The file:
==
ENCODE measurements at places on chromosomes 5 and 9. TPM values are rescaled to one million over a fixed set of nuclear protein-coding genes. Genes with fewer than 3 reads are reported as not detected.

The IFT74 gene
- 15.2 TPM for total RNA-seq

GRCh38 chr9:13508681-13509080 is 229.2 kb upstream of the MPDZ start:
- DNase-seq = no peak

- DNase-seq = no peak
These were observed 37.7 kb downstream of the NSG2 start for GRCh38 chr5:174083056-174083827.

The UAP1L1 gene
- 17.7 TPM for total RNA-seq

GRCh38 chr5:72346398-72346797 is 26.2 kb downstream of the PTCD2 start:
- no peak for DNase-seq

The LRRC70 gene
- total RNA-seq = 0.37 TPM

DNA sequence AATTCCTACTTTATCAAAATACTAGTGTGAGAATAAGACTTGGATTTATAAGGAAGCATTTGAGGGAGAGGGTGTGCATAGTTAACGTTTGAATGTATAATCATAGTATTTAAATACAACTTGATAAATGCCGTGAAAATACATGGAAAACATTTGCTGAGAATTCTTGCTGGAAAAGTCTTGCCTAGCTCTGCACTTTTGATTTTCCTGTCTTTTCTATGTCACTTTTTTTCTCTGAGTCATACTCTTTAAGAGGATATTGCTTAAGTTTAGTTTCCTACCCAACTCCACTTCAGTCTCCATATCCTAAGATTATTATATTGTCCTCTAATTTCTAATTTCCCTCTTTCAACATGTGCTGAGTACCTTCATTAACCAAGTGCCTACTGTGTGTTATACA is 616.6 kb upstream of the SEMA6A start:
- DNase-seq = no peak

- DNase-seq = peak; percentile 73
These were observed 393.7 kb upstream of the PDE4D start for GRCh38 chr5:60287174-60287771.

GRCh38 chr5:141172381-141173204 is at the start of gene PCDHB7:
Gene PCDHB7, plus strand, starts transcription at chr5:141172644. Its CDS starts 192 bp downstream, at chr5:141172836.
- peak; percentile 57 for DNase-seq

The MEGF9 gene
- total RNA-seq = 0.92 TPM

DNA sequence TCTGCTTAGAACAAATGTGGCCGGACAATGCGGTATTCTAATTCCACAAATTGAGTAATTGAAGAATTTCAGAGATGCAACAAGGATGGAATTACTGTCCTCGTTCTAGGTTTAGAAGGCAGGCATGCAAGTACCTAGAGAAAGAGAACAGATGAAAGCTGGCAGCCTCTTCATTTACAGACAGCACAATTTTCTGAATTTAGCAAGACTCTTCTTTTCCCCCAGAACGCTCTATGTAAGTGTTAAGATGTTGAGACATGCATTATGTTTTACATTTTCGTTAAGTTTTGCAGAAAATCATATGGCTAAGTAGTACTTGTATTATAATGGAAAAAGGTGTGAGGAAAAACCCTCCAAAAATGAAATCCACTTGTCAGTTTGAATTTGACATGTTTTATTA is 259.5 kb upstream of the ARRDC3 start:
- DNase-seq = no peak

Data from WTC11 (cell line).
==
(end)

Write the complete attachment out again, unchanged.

ENCODE measurements at places on chromosomes 5 and 9. TPM values are rescaled to one million over a fixed set of nuclear protein-coding genes. Genes with fewer than 3 reads are reported as not detected.

The IFT74 gene
- 15.2 TPM for total RNA-seq

GRCh38 chr9:13508681-13509080 is 229.2 kb upstream of the MPDZ start:
- DNase-seq = no peak

- DNase-seq = no peak
These were observed 37.7 kb downstream of the NSG2 start for GRCh38 chr5:174083056-174083827.

The UAP1L1 gene
- 17.7 TPM for total RNA-seq

GRCh38 chr5:72346398-72346797 is 26.2 kb downstream of the PTCD2 start:
- no peak for DNase-seq

The LRRC70 gene
- total RNA-seq = 0.37 TPM

DNA sequence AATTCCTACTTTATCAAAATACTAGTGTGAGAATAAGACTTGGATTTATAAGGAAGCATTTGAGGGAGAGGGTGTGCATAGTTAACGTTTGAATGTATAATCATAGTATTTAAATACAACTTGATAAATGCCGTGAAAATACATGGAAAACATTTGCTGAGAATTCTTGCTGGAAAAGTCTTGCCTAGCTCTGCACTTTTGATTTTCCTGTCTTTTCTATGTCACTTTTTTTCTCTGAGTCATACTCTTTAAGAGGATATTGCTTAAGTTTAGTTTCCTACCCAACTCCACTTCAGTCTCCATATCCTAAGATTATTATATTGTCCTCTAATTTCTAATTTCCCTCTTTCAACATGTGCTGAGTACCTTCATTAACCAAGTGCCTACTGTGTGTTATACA is 616.6 kb upstream of the SEMA6A start:
- DNase-seq = no peak

- DNase-seq = peak; percentile 73
These were observed 393.7 kb upstream of the PDE4D start for GRCh38 chr5:60287174-60287771.

GRCh38 chr5:141172381-141173204 is at the start of gene PCDHB7:
Gene PCDHB7, plus strand, starts transcription at chr5:141172644. Its CDS starts 192 bp downstream, at chr5:141172836.
- peak; percentile 57 for DNase-seq

The MEGF9 gene
- total RNA-seq = 0.92 TPM

DNA sequence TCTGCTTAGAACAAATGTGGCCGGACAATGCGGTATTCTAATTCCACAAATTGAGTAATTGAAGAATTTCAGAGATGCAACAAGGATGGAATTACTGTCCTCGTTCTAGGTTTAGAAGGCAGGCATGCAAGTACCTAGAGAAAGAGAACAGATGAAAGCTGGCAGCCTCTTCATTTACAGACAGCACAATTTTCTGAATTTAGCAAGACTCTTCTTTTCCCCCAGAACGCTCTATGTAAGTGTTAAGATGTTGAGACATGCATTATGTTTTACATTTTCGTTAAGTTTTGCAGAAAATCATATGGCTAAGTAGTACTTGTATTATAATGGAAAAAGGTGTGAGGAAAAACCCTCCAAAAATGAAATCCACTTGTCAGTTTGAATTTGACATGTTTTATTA is 259.5 kb upstream of the ARRDC3 start:
- DNase-seq = no peak

Data from WTC11 (cell line).